Coal vs Our Economy: Vallejo Seeking the Jobs of the Future

Building California’s clean energy economy and clean-tech workforce

The City of Oakland’s reputation as a progressive city working toward a clean energy future would have been seriously compromised if plans to build a coal export facility on the old Oakland Army Base had gone forward (see: Coal Exports from Oakland's Ports, Bad Business). The votes on coal are in, and the Oakland City Council has moved unanimously to ban coal shipments. Two similarly minded bills – Senate Bill (SB) 1277 and SB 1279 – are making their way through the California Legislature, bolstering the city council vote.

Meanwhile, as reported by The New York Times, in Washington State, the United States Army Corps of Engineers has denied a permit for a coal terminal planned 90 miles north of Seattle on the grounds that it would endanger wildlife – shutting down another potential route off of the West Coast. Coal, it seems, has no clear route to the sea and therefore no access to the last markets still demanding such a dirty fuel.

Prioritizing a clean workforce

In contrast, at Mare Island in the nearby City of Vallejo (photo above), eyes are on the future. City officials are seeking to secure a deal to build a manufacturing facility for a growing electric vehicle (EV) company, Faraday Future. This essentially represents the exact opposite type of investment than coal, combining good governance with a progressive policy focused on innovation – despite looming fiscal concerns and challenges faced by the city.

While Vallejo’s actions are bold, they are calculated. It is widely recognized that clean energy technologies need a growing and modern workforce. Both the solar and energy storage industries are seeing explosive job growth over the last few years (see: Local Leaders Discuss Jobs, Clean Energy & Public Participation). Seeking investments in clean technology like EVs aligns with state manufacturing policy, innovation best practices, Vallejo’s redevelopment needs and clean energy policy.

Policies support EVs

Fundamentally, expanding EV manufacturing capacity is a workforce development policy. Once operational, this facility will pull a wide range of talent and workers at all levels from across the Bay Area, including the surrounding local communities in Vallejo. Auto manufacturing has traditionally provided stable, quality jobs with good pay, both in direct manufacturing and up and down the supply chain. The state’s Zero Emission Vehicle (ZEV) Action Plan looks to create lasting, wide-scale demand for EVs long into the future, so this looks like a good bet. As such, the Mare Island facility creates an opportunity to “lift all boats” in the area. This is fundamentally consistent with the state’s goals in leading the ZEV revolution.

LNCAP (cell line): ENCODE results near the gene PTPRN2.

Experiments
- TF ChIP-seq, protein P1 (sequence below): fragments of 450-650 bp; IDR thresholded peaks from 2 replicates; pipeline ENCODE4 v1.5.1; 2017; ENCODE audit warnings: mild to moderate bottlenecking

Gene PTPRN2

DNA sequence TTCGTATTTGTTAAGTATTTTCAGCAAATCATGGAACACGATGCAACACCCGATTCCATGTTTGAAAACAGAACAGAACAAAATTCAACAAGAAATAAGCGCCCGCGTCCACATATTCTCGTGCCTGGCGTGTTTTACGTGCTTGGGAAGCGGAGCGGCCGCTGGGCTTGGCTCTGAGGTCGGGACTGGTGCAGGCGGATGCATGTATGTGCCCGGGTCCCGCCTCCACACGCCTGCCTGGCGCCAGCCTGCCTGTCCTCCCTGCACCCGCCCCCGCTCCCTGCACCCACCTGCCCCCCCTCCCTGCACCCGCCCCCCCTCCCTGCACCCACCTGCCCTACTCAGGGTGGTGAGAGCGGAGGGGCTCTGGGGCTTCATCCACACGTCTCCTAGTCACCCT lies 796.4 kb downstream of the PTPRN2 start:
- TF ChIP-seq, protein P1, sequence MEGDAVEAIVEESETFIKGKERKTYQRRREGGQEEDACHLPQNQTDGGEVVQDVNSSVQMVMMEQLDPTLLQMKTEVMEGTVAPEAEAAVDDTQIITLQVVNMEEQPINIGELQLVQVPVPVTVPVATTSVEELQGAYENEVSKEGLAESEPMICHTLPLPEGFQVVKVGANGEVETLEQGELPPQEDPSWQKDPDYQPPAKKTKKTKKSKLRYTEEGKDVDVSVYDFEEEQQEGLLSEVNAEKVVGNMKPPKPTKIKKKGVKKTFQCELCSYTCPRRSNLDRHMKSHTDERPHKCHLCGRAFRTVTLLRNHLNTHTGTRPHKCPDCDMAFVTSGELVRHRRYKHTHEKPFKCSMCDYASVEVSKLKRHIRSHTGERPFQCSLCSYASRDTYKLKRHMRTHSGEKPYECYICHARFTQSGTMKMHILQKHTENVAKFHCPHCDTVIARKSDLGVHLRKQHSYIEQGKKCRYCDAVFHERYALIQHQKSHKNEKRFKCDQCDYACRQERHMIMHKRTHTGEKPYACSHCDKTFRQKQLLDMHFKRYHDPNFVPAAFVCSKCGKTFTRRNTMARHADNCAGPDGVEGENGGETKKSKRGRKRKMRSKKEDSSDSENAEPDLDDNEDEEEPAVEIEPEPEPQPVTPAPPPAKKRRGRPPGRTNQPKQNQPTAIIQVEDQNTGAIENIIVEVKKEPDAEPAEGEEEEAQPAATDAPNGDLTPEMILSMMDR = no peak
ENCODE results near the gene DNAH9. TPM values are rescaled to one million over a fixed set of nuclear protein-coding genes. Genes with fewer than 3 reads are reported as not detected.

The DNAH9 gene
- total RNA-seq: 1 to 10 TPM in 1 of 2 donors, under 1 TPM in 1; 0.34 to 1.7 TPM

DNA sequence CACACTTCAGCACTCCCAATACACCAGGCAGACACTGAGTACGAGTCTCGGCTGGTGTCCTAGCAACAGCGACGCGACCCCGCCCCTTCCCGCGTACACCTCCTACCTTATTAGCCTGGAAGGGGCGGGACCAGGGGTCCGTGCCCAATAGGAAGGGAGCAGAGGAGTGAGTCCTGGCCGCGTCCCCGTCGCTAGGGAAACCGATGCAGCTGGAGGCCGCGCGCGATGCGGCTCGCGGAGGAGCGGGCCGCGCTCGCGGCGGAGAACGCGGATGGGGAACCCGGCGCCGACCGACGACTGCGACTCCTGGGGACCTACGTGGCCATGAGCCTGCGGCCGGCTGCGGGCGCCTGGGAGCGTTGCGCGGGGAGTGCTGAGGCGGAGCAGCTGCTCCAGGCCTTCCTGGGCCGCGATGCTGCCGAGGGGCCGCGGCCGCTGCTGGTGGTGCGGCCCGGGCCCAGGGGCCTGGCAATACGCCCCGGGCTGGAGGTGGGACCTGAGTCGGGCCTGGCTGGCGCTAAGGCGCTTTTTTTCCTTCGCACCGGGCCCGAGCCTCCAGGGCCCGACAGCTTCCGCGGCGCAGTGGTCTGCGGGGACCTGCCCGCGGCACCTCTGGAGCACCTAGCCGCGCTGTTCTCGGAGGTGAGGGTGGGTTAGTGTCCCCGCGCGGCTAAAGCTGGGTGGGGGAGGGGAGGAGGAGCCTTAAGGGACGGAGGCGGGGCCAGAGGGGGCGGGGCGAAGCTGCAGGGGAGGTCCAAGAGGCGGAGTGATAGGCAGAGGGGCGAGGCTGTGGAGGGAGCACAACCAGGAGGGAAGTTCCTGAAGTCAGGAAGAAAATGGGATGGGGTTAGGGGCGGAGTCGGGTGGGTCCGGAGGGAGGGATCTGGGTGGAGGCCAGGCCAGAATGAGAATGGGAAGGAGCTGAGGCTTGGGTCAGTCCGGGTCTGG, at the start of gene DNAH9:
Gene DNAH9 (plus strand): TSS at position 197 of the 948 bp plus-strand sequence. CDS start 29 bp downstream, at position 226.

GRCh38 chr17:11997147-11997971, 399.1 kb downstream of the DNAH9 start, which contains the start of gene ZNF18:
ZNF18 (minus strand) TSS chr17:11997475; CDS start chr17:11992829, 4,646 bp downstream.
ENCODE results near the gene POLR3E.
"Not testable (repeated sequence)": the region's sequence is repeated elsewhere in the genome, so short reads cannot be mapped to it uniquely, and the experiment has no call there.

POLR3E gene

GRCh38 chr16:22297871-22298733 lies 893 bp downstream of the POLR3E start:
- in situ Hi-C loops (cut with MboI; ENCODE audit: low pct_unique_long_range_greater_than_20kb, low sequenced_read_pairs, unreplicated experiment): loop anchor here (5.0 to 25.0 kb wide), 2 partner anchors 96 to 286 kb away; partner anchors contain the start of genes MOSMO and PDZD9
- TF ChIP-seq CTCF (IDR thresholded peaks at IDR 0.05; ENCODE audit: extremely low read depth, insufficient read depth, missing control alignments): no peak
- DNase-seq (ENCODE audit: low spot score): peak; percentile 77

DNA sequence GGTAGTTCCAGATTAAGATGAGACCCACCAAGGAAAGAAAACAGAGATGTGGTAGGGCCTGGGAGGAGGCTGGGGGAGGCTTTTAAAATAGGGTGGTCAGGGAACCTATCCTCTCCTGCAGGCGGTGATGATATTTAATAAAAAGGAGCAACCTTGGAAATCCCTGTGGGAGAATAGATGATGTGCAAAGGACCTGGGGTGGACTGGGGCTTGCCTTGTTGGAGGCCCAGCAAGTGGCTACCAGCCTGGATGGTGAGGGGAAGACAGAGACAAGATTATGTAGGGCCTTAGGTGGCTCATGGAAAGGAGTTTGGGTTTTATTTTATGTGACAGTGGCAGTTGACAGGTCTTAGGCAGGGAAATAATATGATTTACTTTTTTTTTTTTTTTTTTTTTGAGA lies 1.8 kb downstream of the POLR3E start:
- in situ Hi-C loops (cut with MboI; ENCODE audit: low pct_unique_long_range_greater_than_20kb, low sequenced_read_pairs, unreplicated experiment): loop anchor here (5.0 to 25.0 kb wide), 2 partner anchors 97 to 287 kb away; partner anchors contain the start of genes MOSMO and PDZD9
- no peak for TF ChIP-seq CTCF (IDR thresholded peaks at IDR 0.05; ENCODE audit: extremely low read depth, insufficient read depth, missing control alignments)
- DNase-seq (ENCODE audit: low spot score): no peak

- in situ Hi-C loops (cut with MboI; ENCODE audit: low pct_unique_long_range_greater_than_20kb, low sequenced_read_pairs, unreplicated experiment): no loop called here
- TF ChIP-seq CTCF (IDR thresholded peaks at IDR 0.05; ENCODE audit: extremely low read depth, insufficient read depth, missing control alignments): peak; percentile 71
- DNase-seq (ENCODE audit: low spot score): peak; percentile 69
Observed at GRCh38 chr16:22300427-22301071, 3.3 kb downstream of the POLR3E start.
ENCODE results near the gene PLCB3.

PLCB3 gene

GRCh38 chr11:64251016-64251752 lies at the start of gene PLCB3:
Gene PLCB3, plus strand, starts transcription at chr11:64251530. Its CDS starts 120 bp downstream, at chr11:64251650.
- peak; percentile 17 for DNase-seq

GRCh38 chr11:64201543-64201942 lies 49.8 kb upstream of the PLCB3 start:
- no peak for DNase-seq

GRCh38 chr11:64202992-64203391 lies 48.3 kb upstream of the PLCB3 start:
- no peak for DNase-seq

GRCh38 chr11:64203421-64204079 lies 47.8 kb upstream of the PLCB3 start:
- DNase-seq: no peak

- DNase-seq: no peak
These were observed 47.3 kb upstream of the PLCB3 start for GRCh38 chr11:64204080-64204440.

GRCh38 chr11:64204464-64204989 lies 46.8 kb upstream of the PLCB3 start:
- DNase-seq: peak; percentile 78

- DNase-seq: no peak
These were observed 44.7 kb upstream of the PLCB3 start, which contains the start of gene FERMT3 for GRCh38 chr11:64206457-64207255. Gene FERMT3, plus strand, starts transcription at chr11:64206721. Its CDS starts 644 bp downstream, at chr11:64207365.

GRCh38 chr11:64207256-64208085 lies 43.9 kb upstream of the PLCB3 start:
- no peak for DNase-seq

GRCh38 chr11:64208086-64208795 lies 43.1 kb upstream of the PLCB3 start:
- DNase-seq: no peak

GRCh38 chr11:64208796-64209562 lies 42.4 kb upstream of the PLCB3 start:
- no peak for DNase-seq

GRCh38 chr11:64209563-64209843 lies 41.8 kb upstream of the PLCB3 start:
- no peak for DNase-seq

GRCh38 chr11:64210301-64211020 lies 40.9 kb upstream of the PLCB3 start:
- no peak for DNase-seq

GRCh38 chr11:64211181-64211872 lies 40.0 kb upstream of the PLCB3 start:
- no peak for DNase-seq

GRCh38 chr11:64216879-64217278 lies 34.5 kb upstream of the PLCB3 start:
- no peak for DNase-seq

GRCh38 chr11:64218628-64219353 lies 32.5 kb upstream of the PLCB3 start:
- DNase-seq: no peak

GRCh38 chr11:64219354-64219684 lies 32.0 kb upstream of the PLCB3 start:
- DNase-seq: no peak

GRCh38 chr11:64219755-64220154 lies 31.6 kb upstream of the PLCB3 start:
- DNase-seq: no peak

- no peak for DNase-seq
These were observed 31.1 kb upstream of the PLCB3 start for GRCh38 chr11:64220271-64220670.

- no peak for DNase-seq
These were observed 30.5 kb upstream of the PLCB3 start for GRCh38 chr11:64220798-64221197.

Driven by innovation

This facility will be in the middle of the wider national transportation revolution. California’s decades-long push to reduce tailpipe emissions has made transportation electrification a real, even superior option to fossil fuel combustion. As Californians, and now the nation, put more and more EVs on the road, they are building on and fostering further innovations like massive advancements in battery technology, the success of transportation network companies and even the construction of high-speed rail and public transit systems. Nationally, the U.S. Department of Transportation launched the Future of Transportation: Safety, Opportunity and Innovation series and the White House announced a major Smart Manufacturing initiative.

An EV manufacturing facility supports and benefits from this innovation by utilizing a dynamic workforce well-positioned to catch any number of waves across this rapidly evolving transportation space.

Out with the old

The former military installation on Mare Island, like the old Oakland Army Base, is up for reuse and revitalization by the local community. From our perspective, the ideal outcome of this process would support increased economic activity and modern infrastructure. State-of-the-art, energy-efficient manufacturing facilities that replace outmoded buildings across the island will leverage the base’s vast infrastructure and significant rail and shipping connections to provide access to supply chain companies and to markets around the world. And all of this can be accomplished without plowing under farmland or open spaces.

Design in renewables

The new buildings can be designed to manage and produce as much energy as they use, incorporating distributed energy resources like solar, energy storage, managed vehicle charging and demand response in addition to energy efficiency measures. With abundant solar and wind resources, Mare Island itself can act as a beacon, putting clean energy and resiliency in service of the future smart grid while simultaneously enhancing the functioning of the facilities operating there.

Cities take note

As the negotiations between Faraday Future and Vallejo progress, California continues to seek policies that will drive the uptake of EVs in the market and promote still more innovation. Both will require a dynamic, ambitious green workforce with a variety of high tech, manufacturing and support skills.

Triggered by the push toward innovation, demand for this “workforce of the future” will only increase as the state pursues expanded renewable energy benchmarks, meets its building energy efficiency goals and places hundreds of thousands of EVs on the state’s roadways.

Vallejo’s pursuit of a partnership with Faraday Future is a smart maneuver to secure their place in the future clean energy economy, something which coal can never do for any city. Oakland and surrounding Bay Area communities should take note.

About Paul D Hernandez

Energy and Transportation Policy Manager
Paul facilitates dialogue between government, industry and other transportation stakeholders to accelerate adoption of alternative energy vehicles in California.